|Project by Greg||posted 1135 days ago||8304 views||114 times favorited||34 comments|
This past summer, I made these cabinets for my shop. My goal was to come up with a design that:
1. was Functional
2. Simple to construct
3. Inexpensive to construct
4. Looked good
5. Minimized material waste
Materials include 2×4 studs, 2×6s ripped in half, OSB, and 1/8” hardboard. The materials for the drawer boxes are all different (material selection evolved with each supplement to the overall project)...I settled on pine boards. This entire project can can be made with just a table saw and a drill. However, I started dovetailing my drawers with a jig and a router. I would consider this a beginner level project.
The general construction process was:
1. Make the top. Rabbet 2×4s to accept layers of OSB and a layer of hardboard (I used 2 layers of OSB). I assembled the top using 3 inch screws driven in like a pocket screw. If you cut the rabbets by making 2 cuts, you will end up with a nice collection of stickers or sticks to mark plants in your garden.
2. Make and attach legs. I cut dados in the legs to accept hardboard for the sides. I then cut top and bottom horizontal pieces also with dados to complete the side and back panel. I added a chamfer when I remembered to dress it up. All were attached to the top with the top upside down on a work surface (the floor for me).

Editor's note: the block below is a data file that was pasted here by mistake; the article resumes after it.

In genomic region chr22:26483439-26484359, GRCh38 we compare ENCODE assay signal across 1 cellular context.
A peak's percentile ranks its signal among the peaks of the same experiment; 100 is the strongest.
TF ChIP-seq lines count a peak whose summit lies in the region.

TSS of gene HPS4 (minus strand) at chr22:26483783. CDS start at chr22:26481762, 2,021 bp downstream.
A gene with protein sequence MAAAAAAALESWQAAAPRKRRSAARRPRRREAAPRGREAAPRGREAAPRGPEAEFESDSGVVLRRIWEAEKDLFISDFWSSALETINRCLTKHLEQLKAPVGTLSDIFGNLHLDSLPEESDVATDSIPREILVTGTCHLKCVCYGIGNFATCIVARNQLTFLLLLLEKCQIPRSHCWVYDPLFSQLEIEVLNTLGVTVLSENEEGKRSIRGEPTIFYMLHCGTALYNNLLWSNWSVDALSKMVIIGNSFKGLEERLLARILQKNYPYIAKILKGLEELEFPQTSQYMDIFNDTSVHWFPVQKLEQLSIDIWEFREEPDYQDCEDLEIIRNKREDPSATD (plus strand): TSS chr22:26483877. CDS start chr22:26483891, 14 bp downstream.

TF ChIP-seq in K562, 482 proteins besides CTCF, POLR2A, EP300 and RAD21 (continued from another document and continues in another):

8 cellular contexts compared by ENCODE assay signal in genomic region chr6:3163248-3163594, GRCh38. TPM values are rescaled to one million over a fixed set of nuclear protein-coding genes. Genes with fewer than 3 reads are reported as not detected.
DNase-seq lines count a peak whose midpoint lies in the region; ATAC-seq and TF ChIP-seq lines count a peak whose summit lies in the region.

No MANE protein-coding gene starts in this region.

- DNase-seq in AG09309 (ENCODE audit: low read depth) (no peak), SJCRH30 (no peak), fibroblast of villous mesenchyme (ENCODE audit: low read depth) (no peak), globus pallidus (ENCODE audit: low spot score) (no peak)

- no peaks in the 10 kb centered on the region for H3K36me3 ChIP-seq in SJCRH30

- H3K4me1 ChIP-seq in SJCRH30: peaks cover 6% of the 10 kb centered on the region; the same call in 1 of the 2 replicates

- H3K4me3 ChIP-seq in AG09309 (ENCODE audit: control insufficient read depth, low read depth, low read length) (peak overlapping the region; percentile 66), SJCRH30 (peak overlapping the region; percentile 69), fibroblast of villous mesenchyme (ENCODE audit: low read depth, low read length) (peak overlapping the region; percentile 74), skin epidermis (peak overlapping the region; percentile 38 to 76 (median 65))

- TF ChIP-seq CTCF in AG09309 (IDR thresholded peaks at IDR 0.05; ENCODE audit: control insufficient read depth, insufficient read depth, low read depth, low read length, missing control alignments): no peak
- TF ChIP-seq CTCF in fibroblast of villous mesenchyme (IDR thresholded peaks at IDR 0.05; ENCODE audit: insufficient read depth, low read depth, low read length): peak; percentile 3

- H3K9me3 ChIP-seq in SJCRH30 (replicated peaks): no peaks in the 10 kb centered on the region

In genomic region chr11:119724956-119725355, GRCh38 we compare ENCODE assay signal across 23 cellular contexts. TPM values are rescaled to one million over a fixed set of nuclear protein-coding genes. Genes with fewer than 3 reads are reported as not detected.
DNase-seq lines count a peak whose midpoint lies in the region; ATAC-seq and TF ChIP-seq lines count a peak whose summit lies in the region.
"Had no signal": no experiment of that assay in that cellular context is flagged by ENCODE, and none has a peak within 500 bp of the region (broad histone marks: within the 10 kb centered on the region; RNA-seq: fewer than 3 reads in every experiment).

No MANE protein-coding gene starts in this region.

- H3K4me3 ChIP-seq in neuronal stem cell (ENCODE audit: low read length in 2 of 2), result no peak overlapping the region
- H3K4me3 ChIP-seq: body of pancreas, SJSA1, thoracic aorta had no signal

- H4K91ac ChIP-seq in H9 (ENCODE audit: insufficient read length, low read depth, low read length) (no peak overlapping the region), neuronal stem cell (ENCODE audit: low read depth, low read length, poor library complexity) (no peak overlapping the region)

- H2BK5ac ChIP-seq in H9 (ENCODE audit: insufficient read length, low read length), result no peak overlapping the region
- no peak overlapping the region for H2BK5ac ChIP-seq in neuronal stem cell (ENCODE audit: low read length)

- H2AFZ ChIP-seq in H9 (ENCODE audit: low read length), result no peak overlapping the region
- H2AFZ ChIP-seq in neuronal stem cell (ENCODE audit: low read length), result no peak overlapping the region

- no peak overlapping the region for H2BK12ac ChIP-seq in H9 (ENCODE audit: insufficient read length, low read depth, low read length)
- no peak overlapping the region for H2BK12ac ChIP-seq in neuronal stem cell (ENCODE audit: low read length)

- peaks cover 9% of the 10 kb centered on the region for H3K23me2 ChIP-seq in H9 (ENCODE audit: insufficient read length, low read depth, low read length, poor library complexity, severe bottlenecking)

3. Make the drawer boxes and drawer fronts. I made the drawer fronts by ripping a 2×4 into 3 pieces each with an actual dimension of 1×1.5”. I then added a 45 degree chamfer on the table saw to dress it up a bit. The frames are made with a rail and stile construction method. I used full extension drawer slides. Learn from my experience – 48” wide drawers are too wide, 36” or less works much better. For me, 30” was ideal.
4. Make the doors. I made the doors using the same method as the drawer fronts except that I used a 2×6 ripped in half for the frame.
For the rest, I just improvised using many of the same methods described above. I used screws and glue for most of the joinery. I tryed to place the screws in an inconspicuous location when I could (i.e. from the inside).
The last cabinet of this style that I made was one to hold my planer (not pictured). I tried to see how fast I could get it done. It is 40” wide, has 2 doors and no drawers. It took about 4 hours to complete.
-- Greg - For the benefit and enjoyment of the people